Central States Water Resources grows by buying other people’s problems, and usually they’re big problems.
It bought a water system that was storing drinking water in a rusty railroad tank car. It bought a sewer system that was dumping raw sewage in a Missouri state park.
In five years, the 30-employee Des Peres company has bought more than 200 troubled utilities and serves nearly 50,000 customers in Missouri, Arkansas, Kentucky, Louisiana and North Carolina. President Josiah Cox says the company’s $180 million of infrastructure improvements have been good for public health, the environment and residents’ property values.
Central States isn’t always welcomed as a hero, though. Customers have to pay for the improvements, and water and sewer bills often rise sharply.
At the Elm Hills utility west of Sedalia, Central States is seeking annual rate increases that average more than $1,000 apiece for 133 water customers and 375 sewer customers. Residents of the Hillcrest subdivision near Cape Girardeau faced a similar increase, more than $100 a month, when Central States acquired their failing water system in 2016.
Missouri’s Office of Public Counsel, which represents consumer interests, has questioned some of Central States’ financing tactics. The company has borrowed money from another company affiliated with its majority owner, New York private equity fund Sciens Capital Management.
In a non-arm’s-length transaction, the Office of Public Counsel suggests, maybe Central States’ financing costs are higher than they need to be. “We do think the company could do more to mitigate cost increases,” Public Counsel Marc Poston said in an email.
Generally, though, the Missouri Public Service Commission and regulators in other states have given Central States most of what it asks for in rate increases.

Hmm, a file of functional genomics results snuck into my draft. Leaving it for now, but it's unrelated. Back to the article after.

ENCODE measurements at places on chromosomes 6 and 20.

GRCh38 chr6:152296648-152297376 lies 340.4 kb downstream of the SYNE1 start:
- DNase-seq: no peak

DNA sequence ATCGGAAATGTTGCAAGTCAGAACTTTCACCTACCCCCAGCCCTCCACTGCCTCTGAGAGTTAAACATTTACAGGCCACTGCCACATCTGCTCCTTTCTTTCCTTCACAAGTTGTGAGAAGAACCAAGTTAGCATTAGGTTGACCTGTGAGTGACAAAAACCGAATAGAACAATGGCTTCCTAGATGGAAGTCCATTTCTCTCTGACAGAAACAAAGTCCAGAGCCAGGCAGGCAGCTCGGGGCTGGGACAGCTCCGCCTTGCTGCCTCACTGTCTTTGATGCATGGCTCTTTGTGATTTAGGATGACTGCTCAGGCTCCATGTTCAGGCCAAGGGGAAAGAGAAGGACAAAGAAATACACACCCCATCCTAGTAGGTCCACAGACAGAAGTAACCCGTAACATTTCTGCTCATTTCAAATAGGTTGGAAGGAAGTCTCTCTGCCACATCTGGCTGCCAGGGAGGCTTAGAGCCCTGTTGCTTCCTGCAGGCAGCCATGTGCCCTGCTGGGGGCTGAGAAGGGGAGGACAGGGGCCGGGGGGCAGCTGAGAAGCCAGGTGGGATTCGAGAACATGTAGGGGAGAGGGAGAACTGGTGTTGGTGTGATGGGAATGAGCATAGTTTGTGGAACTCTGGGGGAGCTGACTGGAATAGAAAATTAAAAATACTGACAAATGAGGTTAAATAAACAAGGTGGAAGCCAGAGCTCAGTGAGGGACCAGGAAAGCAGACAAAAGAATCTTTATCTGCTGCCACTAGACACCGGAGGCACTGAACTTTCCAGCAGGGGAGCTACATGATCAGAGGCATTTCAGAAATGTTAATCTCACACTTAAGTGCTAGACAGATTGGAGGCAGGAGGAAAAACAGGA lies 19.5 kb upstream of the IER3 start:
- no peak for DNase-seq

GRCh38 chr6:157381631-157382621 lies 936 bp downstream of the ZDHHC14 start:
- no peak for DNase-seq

Running a small water or sewer system is no get-rich-quick scheme, Cox argues: “I’m fortunate to have found sophisticated investors who understood what a long-term investment these water utilities are. You have regulated returns; you’re not going to make software-industry multiples on your investment.”
Central States, he adds, is providing “a private solution to a very public problem. … I have bought systems that were under nine-month boil orders because the top of the water tower had rusted out and there was contamination from bird droppings.”
He has no trouble finding situations like that. The U.S. has 58,000 water utilities and 35,000 sewer utilities, most of them very small. Often, homeowners’ associations are running subdivision-size utilities that a developer built decades ago. They lack the expertise and the capital to keep up with maintenance and comply with environmental regulations.
“It has been an important and necessary thing that these troubled water systems are being bought by a bigger company,” said John Coffman, an attorney for the Consumers Council of Missouri. “But people in these situations are paying a large price for the solution. There needs to be some attention paid to ways to limit the rate increases.”
Cox, who formerly owned a small engineering and construction firms, launched Central States after getting his MBA degree at Washington University. It took a couple of years to find investors willing to make a bet on small, troubled utilities.
Sciens’ backing, Cox said, provides “rocket fuel” to keep making acquisitions, and his shopping list is long. “Most of the water and sewer infrastructure in the U.S. is old,” he said. “The water infrastructure crisis isn’t looming, it’s already here.”